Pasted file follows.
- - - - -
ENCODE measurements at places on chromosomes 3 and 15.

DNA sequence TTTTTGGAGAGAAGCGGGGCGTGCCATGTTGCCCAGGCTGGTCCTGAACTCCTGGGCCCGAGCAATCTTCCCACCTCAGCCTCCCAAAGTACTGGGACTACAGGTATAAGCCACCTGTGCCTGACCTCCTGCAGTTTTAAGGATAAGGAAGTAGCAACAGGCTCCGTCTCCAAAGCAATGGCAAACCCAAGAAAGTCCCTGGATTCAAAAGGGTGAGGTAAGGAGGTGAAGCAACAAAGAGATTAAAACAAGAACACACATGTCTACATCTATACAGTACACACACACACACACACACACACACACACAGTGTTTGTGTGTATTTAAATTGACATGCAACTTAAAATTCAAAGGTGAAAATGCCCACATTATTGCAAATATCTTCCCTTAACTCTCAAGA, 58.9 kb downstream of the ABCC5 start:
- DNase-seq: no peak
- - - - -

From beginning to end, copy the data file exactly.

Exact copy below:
ENCODE measurements at places on chromosomes 3 and 15.

DNA sequence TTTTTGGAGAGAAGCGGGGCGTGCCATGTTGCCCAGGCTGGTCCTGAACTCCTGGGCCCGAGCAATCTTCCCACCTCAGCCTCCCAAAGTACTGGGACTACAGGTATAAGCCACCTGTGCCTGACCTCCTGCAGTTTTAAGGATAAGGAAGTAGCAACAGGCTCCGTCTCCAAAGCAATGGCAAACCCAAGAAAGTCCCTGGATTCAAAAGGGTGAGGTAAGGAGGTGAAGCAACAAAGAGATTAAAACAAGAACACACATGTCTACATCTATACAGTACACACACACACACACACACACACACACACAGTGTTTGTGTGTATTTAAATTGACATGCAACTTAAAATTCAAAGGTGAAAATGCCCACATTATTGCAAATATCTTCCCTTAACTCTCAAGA, 58.9 kb downstream of the ABCC5 start:
- DNase-seq: no peak